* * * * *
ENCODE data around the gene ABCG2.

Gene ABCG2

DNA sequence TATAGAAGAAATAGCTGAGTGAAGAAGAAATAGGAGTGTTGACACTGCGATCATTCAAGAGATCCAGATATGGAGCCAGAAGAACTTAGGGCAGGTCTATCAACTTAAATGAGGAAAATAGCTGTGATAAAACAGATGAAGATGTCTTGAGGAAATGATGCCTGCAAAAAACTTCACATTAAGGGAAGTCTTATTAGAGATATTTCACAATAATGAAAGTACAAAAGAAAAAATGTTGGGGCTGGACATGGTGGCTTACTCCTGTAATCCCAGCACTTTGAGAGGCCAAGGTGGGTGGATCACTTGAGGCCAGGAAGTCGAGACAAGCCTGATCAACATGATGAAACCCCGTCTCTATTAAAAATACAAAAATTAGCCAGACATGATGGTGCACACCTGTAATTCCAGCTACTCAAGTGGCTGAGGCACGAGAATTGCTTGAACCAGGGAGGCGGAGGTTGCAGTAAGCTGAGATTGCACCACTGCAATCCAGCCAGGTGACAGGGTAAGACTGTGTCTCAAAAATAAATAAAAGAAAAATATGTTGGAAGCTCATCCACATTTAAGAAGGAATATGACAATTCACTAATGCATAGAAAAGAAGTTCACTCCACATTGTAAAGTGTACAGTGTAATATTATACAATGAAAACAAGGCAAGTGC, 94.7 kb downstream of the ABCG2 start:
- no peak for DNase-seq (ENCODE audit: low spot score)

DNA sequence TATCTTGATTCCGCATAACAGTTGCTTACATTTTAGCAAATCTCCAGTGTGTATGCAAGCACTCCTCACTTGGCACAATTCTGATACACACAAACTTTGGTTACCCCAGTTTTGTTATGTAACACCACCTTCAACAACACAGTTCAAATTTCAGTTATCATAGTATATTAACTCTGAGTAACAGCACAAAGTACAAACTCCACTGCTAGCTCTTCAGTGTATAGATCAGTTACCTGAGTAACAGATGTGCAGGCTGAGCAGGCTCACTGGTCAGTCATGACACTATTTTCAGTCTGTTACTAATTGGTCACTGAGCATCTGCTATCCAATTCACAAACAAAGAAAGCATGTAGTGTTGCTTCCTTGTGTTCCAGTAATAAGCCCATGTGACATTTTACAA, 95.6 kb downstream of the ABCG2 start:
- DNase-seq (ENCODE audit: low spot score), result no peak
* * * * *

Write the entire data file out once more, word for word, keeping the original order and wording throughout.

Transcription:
ENCODE data around the gene ABCG2.

Gene ABCG2

DNA sequence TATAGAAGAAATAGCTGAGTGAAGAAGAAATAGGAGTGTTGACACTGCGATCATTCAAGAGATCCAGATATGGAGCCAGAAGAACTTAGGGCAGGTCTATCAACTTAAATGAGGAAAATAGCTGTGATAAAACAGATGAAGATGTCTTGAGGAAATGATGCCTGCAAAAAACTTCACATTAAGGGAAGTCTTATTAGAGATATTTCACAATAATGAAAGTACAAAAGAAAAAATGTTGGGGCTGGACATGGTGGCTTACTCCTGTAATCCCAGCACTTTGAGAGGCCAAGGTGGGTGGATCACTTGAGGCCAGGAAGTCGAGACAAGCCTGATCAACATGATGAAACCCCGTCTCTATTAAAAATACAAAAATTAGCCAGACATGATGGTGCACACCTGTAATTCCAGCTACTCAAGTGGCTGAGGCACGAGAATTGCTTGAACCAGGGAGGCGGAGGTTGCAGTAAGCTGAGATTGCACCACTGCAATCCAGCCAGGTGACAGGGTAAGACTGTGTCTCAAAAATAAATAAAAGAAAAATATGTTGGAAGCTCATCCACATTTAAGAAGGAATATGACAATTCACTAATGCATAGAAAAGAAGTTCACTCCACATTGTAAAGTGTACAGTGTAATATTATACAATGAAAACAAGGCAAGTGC, 94.7 kb downstream of the ABCG2 start:
- no peak for DNase-seq (ENCODE audit: low spot score)

DNA sequence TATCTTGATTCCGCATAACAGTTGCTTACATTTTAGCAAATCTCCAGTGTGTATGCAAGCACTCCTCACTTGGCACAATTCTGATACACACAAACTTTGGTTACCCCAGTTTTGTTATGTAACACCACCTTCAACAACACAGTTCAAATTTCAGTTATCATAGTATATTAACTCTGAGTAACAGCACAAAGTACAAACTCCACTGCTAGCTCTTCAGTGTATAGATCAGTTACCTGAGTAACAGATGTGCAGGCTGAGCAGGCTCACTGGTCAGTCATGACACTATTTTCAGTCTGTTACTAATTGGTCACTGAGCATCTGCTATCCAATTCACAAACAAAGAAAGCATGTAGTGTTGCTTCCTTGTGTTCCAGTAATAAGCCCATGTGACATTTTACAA, 95.6 kb downstream of the ABCG2 start:
- DNase-seq (ENCODE audit: low spot score), result no peak